Israeli archaeologists find Hebrew inscriptions on ancient slab of marble near the Galilean Sea
In December 2015 Hebrew inscriptions were discovered on an ancient piece of rare marble discovered by Israeli archaeologists during an excavation on the shores of Lake Kinneret [which is 64 sq mi (166 sq km), extending 13 miles (21 km) from north to south and 7 miles (11 km) from east to west, it is pear-shaped]. The lake is c.700 ft (210 m) below sea level and occupies a downwarped basin being fed and drained by the Jordan River.
The finding of the 1,500-year-old slab in the great depression of the Jordan, dug up by scientists in Kursi confirms historians’ belief that the ancient village of Kursi was inhabited either by Jews or Christians.
Kursi lies on the eastern shore of Israel’s most important source of drinking water. Today it is also known for the Talmudic site which is located near the eastern shore of the Sea of Galilee (also Sea of Chinnereth or Chinneroth, Kinneret, from the Old Testament or Hebrew Tanakh “sea of Kinneret” in Numbers 34:11 and Joshua 13:27, also known as Lake of Gennesaret, or Lake Tiberias) on the bank of a river bed, Nahal Samakh, descending from the Golan Heights, where one can find the ruins of a 5th century monastery and its church, staying in use throughout the Byzantine period (in Israeli-Judaic terms: the Mishnaic and Talmudic periods). In the New Testament the lake is named variously from nearby geographical features – Galilee, Gennesaret, or Tiberias. The lake was the source of a thriving fishing industry in the time of Christ. The fish life of the Sea of Galilee has an affinity with that of the East African lakes. Fish species to be found today include damselfish, scaleless blennies, catfish, mouthbreeders, tilapia or ‘St. Peter’s fish‘ and barbels.
The Jewish historian Flavius Josephus wrote of nine cities on the shores of the lake in ancient times, but of those only one of the four Jewish holy cities, the Israeli city on the western shore Tiberias has survived. Kefar Naḥum (ancient Capernaum), near the northwestern shore, has preserved one of the most beautiful synagogues of the Galilee region, dating from the 2nd and 3rd centuries ce. A sanctuary for the Druze (an independent sect founded in the 11th century with a creed containing elements of Islam, Judaism, and Christianity) is located near the Moshav shitufi Kefar Ḥittim near the western shore.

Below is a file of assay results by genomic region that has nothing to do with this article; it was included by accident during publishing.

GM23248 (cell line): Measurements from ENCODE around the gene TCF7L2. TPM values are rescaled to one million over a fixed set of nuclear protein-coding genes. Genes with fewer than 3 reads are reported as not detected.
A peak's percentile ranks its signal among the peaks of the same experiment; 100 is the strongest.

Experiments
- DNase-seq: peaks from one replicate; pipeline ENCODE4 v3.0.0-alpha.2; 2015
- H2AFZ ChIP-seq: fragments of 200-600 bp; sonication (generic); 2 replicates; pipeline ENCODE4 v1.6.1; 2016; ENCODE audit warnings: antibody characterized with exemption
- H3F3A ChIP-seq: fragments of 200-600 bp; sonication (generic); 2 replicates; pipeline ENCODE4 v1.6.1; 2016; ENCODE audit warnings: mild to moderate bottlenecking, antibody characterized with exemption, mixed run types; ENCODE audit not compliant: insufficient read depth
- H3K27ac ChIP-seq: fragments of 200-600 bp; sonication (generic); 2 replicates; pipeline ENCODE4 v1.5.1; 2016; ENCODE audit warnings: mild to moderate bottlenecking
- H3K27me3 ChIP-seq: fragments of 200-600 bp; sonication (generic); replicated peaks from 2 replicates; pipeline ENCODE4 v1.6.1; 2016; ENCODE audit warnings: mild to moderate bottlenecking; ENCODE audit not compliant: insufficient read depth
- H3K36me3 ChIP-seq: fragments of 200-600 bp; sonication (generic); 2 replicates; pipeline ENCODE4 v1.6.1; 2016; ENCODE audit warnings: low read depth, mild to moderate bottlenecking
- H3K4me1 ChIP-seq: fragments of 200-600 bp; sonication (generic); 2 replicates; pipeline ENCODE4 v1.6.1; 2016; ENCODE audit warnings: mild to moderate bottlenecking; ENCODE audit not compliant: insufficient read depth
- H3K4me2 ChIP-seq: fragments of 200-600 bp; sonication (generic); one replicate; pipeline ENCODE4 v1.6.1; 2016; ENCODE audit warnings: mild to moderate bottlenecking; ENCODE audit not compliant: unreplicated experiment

The finding of the 1,500-year-old slab with Hebrew text is the first indication that there was a Jewish presence, and it reinforces the belief that the town of Kursi was the place where Jesus performed the ‘Miracle of the Swine.’ At this place Jesus healed one or two men possessed by demons by driving these into a herd of pigs (Mark 5:1-20, Matthew 8:28–34, Luke 8:26-39). The apostle look at the miracle from a different angle and as such details differ somewhat in the three gospels dealing with the episode, and again some more in different ancient manuscripts of those same gospels. The events take place in the land of either the Gerasenes, Gadarenes or Gergesenes located near the modern city of Jerash, Jordan (Mark 5:1, Matthew 8:28, Luke 8:26). Exorcised was either one man (Mark and Luke) or two (Matthew). The whole herd of swine subsequently ran into the Sea of Galilee and perished.
The Israeli archaeologist Dan Urman started his research when in 1970 by road construction the labourers bumped on the ruins of a monastery. The major excavation took place between 1971 and 1974. Dan Urman and his Greek colleague Vassilios Tzaferis for the Israel Antiquities Authority excavated the largest Byzantine monastic complex found in Israel. Further excavations have since been taking place, the marble-lined bath-house being one of the more recent discoveries.
Prof. Michal Artzi of Haifa University and Dr. Haim Cohen in concert with the Israel Antiquities Authority and the Israel Nature and Parks Authority supervised the recent excavations and finding of the stone slab.
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